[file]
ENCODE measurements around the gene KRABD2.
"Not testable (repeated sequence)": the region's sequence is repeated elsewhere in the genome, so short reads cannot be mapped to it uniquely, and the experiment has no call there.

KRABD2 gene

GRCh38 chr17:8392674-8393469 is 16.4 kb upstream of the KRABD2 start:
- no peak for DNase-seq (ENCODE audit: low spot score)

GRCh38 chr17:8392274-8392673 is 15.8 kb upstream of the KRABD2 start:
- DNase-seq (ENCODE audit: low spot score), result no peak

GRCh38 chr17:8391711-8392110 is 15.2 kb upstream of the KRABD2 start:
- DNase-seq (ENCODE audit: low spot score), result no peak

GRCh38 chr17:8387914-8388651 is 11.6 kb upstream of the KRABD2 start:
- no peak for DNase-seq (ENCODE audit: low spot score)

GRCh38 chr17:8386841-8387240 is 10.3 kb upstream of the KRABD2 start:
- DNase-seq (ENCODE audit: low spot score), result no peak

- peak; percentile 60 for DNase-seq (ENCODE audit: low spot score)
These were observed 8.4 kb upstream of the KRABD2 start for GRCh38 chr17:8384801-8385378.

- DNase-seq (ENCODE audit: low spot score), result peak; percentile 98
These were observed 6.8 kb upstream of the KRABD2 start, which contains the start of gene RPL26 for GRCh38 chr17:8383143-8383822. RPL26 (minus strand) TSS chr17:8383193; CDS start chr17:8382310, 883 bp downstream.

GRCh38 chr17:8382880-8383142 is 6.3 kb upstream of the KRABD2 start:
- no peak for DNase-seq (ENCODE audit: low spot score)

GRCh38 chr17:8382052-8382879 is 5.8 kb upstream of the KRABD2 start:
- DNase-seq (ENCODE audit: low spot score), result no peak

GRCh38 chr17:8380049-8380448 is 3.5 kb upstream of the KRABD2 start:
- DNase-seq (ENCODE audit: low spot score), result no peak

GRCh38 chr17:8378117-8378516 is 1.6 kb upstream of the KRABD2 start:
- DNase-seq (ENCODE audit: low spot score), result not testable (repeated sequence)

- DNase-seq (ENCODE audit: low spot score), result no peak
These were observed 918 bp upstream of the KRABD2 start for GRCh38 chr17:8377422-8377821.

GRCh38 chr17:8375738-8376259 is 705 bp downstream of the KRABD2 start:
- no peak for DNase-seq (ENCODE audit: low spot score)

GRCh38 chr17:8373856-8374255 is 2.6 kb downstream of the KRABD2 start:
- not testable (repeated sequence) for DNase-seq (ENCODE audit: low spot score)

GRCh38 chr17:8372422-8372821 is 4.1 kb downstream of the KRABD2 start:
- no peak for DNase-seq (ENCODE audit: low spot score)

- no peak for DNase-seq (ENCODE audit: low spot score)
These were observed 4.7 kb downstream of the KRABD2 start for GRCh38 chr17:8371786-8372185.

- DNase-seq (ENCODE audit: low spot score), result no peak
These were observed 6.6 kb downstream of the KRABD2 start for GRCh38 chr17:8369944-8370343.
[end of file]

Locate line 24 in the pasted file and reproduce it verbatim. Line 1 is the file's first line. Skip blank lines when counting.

GRCh38 chr17:8378117-8378516 is 1.6 kb upstream of the KRABD2 start: